In one form or another, Finite Element Analysis (FEA) comes down to solving a set of equations. Take the simple two spring model shown below, where F1 and F2 are the applied loads, K1 and K2 are the stiffness of the springs, and X1 and X2 are the deflections of each end. Keep in mind that either of the applied loads can be zero, but each one is a known value. The force developed in each spring due to elongation is unknown, but it can be calculated from the direct formula F = k*x. Considering that spring 1 elongates by the amount X1 and spring 2 elongates by the amount (X2-X1), we can write the equation for the sum of the forces at each node:
|F1 - K1*X1 + K2*(X2-X1) = 0||node 1|
|F2 - K2*(X2-X1) = 0||node 2|
|F1 = (K1 + K2)*X1 - K2*X2||node 1|
|F2 = -K2*X1 + K2*X2||node 2|
How the matrix of equations is solved in FEA is the task of the solver. As computer hardware and computational techniques evolve, new solvers are added to the software. Each analysis type has various solvers to choose from. In many cases, the default option is Automatic, in which case the software chooses the solver best suited for the analysis (usually based on the size of the model (the number of equations). The following discussion gives the general methodology of each type of solver.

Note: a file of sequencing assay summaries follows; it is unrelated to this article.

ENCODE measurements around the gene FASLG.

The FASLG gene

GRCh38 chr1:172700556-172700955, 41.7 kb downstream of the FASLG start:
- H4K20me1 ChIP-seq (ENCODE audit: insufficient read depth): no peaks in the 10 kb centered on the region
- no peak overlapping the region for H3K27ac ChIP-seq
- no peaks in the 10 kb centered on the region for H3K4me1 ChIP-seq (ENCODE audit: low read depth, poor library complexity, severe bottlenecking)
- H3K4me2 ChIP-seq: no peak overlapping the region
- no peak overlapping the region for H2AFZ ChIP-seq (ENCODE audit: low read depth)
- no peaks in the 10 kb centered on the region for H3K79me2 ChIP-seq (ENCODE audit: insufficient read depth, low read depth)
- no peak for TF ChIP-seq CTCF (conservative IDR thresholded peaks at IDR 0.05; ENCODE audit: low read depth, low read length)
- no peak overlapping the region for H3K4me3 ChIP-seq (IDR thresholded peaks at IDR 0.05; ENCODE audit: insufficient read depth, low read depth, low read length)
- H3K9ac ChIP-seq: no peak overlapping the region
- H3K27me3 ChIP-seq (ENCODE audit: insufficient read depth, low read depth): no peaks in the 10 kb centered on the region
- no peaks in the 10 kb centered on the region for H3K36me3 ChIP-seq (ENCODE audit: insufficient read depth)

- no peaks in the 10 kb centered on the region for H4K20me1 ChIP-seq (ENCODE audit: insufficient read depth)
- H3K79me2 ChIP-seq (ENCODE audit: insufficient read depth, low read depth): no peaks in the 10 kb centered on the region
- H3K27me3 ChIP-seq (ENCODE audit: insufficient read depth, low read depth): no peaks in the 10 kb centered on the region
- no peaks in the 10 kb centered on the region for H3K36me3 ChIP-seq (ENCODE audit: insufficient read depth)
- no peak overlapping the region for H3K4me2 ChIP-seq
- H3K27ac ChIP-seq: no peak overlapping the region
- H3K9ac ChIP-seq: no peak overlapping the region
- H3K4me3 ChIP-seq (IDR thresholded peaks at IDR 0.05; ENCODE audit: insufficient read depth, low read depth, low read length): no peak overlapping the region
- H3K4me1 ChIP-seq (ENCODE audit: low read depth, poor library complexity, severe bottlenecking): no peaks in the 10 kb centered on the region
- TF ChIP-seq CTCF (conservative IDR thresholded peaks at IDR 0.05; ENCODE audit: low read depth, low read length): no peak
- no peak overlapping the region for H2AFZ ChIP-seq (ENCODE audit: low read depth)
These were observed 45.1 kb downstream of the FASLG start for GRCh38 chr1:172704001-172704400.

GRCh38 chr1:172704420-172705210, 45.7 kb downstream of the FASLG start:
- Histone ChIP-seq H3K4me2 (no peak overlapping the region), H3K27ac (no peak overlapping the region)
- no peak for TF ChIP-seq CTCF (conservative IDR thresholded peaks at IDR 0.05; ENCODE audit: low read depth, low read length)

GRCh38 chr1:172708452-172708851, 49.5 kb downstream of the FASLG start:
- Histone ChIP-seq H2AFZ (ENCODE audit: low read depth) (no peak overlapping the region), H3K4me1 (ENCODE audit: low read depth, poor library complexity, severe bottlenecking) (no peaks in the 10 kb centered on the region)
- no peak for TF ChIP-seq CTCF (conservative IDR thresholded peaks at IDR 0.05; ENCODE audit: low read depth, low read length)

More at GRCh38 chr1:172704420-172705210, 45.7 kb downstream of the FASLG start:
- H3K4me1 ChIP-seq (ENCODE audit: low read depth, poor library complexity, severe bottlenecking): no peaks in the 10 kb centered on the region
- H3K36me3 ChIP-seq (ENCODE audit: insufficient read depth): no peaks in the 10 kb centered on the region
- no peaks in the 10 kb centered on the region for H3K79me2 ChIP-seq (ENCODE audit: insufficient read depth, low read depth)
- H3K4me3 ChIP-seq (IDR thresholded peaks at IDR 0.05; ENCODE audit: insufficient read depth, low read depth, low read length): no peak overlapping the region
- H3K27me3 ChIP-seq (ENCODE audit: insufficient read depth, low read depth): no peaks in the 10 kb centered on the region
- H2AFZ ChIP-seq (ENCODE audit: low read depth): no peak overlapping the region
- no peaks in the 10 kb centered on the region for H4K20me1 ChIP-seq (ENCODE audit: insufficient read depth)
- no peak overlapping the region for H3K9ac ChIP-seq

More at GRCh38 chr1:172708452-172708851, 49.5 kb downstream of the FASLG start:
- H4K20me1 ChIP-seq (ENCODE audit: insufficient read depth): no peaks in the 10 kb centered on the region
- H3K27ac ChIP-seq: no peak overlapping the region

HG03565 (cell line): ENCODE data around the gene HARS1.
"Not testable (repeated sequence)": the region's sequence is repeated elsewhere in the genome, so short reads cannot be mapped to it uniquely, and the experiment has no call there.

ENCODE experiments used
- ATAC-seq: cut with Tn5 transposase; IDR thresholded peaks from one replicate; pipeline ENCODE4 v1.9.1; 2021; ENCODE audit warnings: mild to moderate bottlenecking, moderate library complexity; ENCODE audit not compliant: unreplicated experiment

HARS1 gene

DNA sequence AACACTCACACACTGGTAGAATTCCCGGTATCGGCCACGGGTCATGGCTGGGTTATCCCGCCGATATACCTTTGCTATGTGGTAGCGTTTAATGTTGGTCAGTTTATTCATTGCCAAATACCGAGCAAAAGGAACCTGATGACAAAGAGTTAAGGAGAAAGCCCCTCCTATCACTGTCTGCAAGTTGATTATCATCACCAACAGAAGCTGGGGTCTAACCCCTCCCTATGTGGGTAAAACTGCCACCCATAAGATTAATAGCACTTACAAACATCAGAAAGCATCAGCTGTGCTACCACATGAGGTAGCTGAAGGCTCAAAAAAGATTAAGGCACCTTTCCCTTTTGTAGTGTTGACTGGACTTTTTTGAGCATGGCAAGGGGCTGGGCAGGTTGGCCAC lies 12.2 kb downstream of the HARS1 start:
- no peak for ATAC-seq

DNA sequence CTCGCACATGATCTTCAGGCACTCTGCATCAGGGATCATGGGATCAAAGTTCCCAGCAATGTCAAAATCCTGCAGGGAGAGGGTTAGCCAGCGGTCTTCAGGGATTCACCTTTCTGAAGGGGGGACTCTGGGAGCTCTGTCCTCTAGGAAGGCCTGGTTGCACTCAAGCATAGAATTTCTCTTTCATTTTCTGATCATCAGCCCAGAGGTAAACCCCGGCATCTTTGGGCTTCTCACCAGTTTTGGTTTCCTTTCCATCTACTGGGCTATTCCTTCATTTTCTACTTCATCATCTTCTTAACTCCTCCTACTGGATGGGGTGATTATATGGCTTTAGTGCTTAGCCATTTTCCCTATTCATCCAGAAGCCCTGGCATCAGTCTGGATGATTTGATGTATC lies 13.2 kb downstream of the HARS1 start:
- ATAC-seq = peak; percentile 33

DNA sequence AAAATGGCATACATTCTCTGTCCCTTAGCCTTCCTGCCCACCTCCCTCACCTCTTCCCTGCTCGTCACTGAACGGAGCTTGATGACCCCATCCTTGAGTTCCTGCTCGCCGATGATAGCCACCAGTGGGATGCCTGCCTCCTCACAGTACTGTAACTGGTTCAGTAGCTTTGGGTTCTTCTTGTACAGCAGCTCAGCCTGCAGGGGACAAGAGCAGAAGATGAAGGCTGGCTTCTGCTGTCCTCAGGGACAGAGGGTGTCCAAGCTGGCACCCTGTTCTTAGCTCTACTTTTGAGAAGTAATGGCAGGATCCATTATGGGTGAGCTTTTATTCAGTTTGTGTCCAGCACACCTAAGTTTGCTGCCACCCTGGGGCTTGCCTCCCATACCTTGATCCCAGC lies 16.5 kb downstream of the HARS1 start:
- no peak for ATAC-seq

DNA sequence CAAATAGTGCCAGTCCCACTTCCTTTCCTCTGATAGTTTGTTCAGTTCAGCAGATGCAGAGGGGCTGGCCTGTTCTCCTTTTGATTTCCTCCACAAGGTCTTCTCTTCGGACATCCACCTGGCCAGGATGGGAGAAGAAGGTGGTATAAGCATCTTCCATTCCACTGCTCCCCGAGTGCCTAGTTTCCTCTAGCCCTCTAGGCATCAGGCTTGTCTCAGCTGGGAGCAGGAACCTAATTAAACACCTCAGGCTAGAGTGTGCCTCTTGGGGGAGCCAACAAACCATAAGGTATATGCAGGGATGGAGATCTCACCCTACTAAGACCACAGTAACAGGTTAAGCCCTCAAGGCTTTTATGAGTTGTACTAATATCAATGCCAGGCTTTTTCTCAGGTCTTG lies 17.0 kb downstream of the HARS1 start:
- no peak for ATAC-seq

Depending on how the elements are connected together, the stiffness matrix [K] is generally very sparse. Many of the entries are zero. Since a value of zero does not contribute to the solution, most solution techniques are programmed in some fashion or another to ignore the zero terms. One method may use a small amount of memory to store the matrix but require optimization to achieve the least amount of memory, where as another method uses more variables to store the matrix (and hence require more memory) but be faster overall.
Next, the solution to the set of equations will determine how long the analysis requires. There are direct solution methods that are guaranteed to give a solution, provided the model is set up properly (static stress model is properly constrained, steady state heat transfer model has a source of heat and way to remove the heat, and so on). Techniques such as Gauss Elimination and matrix inversion are simple examples of direct solution methods. Then there are indirect solution methods in which the solution is assumed. By substituting the assumed solution into the system of equations, a better estimate is obtained for each unknown. This process is repeated until the solution no longer changes; hence, these techniques are known as iterative solution.
Finally, the stiffness matrix is generally symmetric in FEA. In these cases, only the terms on and above the diagonal need to be stored. This reduces the memory requirements and number of operations to solve the matrix. When an effect is included which causes the matrix to be unsymmetric (such as body-to-body radiation in a heat transfer analysis, or an actuator element in a Mechanical Event Simulation), the entire matrix needs to be stored and operated upon. The solution will be longer in such cases.
Below are the general solvers available. Each one may have variations for a particular analysis type. For example, modal analysis has an iterative solver (subspace) which is a variation of the iterative solver available in linear static stress (AMG, or Algebraic MultiGrid). The type of solver used in the analysis is set from the Setup Model Setup Parameters(or right-click the Analysis Type entry in the tree view and choose Edit Analysis Parameters).